Cyber-enabled shipping has arrived, and there is no doubt it is going to completely revolutionise the industry, but will this be for the better or the worse?
The market wants more cost-effective operations and better performance. However, in addition to being more cost effective, shipping must also be safer. Beyond the obvious benefits to human life and the environment that increased safety within the industry delivers, it also has a direct effect on reducing costs. This new level of connectedness presents the industry with both opportunities for improving safety as well as introducing new areas of risk.
Cyber security, for example, is becoming an increasingly important element in the risk profile of critical assets that are connected. The hardware and software that control processes, systems and equipment can be vulnerable to cyber attacks but connectivity should not mean that a vessel is less safe. Across the marine industry, there’s still huge variation in levels of awareness, and preparedness for, the increasing role of cyber technologies. Understanding the level of cyber readiness is the essential first step to identifying, mitigating and managing the risk.
It is not just the information and communications technology (ICT) that needs to be considered, but also the operational technology (OT) of a vessel and the interdependencies of these systems. LRQA has invested heavily in this area and has launched services to address the awareness of overall operational risk and software interdependencies. These services help the safe and secure integration of ICT and OT, taking into account all systems on board and – critically – on shore, how they are designed and installed, how they connect, and how they will be managed.
The cyber security landscape is a constantly changing one, as new threats and countermeasures emerge; and the regulatory framework is adjusted to reflect current and future needs. The greatest security vulnerabilities come from people; 90 per cent of cyber security incidents can be traced back to human error or intent. Good security outcomes are therefore underpinned by positive security behaviours, so training is vital to increase the overall awareness of cyber risks and ensure that the appropriate behaviours, awareness, attitudes and technical skills are embedded within a business.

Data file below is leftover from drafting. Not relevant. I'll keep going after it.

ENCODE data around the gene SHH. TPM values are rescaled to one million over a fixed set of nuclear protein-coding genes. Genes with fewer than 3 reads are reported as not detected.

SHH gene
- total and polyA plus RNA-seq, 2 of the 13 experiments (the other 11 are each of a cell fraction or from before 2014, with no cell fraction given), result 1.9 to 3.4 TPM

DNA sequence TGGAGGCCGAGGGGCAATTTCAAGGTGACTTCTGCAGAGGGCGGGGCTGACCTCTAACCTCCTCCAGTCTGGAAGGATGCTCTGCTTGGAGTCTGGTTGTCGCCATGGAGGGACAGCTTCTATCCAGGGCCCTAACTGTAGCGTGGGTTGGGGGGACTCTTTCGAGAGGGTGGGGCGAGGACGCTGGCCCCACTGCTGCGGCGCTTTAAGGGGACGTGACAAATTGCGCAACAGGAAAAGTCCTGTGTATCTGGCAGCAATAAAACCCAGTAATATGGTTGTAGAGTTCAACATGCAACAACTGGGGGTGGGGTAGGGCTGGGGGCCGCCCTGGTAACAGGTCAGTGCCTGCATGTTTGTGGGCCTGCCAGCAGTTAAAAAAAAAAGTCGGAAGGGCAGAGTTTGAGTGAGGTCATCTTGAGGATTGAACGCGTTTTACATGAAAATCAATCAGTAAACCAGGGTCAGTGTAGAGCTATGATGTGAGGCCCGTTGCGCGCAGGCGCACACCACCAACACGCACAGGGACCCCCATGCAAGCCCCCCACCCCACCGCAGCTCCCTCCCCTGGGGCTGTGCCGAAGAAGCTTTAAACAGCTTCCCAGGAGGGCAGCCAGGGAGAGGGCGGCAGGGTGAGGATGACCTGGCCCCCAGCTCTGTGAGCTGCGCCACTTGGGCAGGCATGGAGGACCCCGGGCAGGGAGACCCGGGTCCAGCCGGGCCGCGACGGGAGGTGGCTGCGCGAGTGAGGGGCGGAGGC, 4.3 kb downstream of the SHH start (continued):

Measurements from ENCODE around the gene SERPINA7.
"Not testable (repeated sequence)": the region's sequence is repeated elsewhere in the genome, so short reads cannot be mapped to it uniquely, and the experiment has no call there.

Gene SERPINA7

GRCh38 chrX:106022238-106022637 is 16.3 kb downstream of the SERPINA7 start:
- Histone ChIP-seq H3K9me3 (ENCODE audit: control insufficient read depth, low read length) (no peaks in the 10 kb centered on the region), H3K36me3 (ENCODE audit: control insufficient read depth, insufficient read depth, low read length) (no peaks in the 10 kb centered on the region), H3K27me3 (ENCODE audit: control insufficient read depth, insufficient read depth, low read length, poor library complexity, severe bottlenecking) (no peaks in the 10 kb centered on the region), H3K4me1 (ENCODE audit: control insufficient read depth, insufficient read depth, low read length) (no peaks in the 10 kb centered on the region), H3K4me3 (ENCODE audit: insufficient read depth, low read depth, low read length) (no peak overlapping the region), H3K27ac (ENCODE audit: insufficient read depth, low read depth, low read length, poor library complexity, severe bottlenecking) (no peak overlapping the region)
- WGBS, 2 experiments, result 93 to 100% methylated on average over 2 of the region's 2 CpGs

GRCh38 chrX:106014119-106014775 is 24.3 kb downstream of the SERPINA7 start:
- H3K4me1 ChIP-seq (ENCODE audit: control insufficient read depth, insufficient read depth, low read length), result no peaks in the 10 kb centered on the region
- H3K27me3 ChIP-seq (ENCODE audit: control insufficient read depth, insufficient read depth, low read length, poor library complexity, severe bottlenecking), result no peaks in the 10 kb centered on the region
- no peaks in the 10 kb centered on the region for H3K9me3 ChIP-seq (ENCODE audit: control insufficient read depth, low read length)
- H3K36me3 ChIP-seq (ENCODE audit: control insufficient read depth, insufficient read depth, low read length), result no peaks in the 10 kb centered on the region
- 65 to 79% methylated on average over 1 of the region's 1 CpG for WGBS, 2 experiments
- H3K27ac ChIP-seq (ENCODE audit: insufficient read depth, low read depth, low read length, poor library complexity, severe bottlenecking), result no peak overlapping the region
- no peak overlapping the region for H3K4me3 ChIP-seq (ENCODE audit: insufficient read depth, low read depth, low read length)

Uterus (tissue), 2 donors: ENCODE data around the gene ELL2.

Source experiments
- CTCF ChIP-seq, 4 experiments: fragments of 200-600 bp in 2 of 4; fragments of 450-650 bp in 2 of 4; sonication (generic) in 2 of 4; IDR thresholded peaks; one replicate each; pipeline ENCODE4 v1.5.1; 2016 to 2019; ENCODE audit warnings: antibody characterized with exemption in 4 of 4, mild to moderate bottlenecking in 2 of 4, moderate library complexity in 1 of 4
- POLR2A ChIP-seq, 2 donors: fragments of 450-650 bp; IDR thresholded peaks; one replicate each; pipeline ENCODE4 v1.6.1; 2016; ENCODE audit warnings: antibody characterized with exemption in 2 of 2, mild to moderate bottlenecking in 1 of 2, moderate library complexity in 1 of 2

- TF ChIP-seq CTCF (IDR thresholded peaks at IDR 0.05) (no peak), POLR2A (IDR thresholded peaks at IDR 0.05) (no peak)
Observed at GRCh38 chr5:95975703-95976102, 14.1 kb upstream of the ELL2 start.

There is no one ’magic’ solution and needs vary from business to business – LRQA's approach tailors the services delivered to each individual business, developing a fully bespoke management strategy. LRQA is also able to provide specialist awareness and technical training to embed cyber security within a company’s thinking and procedures so it seamlessly becomes part of business as usual.
LRQA doesn’t just develop services related to the risk of cyber-based technologies but also develops services related to their benefits, and offers services to help clients unlock the potential of their data, facilitating data-driven insight for driving better performance and safer, sustainable operations.
The opportunities that cyber-enabled shipping presents far outweigh the risks and by addressing these risks and building a safe and secure foundation, LRQA is helping its clients to realise the benefits to their business that are possible through digitalisation, as well as helping them prepare for forthcoming regulation.